When should you stop shoveling? Doctors say there's an age limit

Are you too old to shovel snow? Were you born in the 1970s? If so, you may be near the age that doctors recommend you stop shoveling snow as it could lead to health dangers, including a possible heart attack.

Beaumont cardiologist Dr. Barry Franklin says in the 1990s, he lost two close friends who died while shoveling snow. That sparked decades of researching this strenuous activity and the potential for harm. He found some startling results: You should not be shoveling snow if you're over the age of 45.

But Dr. Franklin says most people don't even realize how much stress shoveling wet, heavy snow in the wind and cold has on your heart, and it can have deadly consequences.

"You've got a perfect storm here. You're asking the heart to do a tremendous amount of work, and you're simultaneously increasing heart rate, blood pressure, and constricting the coronary arteries," Dr. Franklin said. "Every year we lose 1,000 to 1,500 individuals across the U.S. who died suddenly while shoveling heavy wet snow, and we want to try and prevent that in the future."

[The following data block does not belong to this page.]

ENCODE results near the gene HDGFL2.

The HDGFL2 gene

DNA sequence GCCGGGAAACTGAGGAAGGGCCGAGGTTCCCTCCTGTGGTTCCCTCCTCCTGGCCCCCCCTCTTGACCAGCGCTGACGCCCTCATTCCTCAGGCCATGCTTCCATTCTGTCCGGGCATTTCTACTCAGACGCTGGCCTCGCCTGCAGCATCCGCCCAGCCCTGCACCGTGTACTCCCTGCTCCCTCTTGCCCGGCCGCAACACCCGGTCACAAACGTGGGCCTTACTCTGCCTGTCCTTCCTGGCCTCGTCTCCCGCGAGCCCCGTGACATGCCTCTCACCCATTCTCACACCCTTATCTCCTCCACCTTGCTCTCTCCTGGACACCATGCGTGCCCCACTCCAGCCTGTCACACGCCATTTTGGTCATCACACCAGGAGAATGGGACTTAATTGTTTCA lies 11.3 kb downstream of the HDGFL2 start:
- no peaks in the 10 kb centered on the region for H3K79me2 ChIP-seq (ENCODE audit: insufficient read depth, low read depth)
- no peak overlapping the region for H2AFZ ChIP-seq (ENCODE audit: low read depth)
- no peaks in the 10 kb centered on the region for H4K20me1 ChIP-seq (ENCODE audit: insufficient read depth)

The Beaumont doctor says most adults have underlying heart problems and don't even know it.

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"Recent studies have shown that probably 85% of all U.S. Adults have underlying arteriosclerotic cardiac disease. That's a startling number, but it's true," Dr. Franklin says.

If you're over 45 and have any history of heart problems or symptoms - including chest discomfort with physical activity, you shouldn't be shoveling.

"Get a neighborhood teenager if you can to do the work for you or simply hire a plow," he said.

Another good option is to use a snow blower as those can also reduce the stress on your heart.

If you do have to clear the snow, be sure to push it - don't lift and throw it - and be sure to listen to your body.

"If you're out shoveling, and you feel pain and discomfort from the belly button on up - it could be in your back, neck, or jaw - that could be an indication your heart is not getting enough blood and oxygen," Dr. Franklin said.

The means if you need to stop and take a break, do it, and take your heart health seriously.